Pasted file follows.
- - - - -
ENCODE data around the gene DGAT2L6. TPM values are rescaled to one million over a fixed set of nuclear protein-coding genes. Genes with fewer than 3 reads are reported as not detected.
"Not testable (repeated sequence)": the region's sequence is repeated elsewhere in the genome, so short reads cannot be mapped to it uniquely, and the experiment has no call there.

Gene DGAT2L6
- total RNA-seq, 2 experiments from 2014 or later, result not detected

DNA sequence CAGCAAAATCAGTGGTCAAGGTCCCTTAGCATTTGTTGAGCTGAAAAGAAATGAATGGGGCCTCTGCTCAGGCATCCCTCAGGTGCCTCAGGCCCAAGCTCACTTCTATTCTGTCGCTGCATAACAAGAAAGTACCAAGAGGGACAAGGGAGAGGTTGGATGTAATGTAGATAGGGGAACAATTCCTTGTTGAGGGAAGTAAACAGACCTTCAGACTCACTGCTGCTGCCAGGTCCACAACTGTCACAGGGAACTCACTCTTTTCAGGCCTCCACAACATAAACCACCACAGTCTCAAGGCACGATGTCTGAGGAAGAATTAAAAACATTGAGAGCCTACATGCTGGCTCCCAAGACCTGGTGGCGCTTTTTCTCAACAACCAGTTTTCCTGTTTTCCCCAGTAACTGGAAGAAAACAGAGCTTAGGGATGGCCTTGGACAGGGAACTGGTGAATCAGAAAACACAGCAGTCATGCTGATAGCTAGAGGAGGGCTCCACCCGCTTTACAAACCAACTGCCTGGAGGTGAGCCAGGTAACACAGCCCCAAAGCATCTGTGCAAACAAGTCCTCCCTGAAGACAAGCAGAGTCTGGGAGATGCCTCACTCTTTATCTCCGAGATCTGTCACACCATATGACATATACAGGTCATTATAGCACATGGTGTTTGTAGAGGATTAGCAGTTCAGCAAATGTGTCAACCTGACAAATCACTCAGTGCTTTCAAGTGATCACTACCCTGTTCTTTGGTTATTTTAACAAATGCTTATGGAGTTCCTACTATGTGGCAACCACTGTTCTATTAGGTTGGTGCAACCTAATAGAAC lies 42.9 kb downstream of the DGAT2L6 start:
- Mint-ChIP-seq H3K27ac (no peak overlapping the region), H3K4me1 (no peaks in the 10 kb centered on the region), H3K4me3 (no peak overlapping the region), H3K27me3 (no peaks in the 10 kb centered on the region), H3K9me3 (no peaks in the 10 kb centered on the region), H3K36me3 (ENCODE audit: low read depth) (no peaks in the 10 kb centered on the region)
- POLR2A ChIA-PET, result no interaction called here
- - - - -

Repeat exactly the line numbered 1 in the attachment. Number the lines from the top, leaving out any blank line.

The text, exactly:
ENCODE data around the gene DGAT2L6. TPM values are rescaled to one million over a fixed set of nuclear protein-coding genes. Genes with fewer than 3 reads are reported as not detected.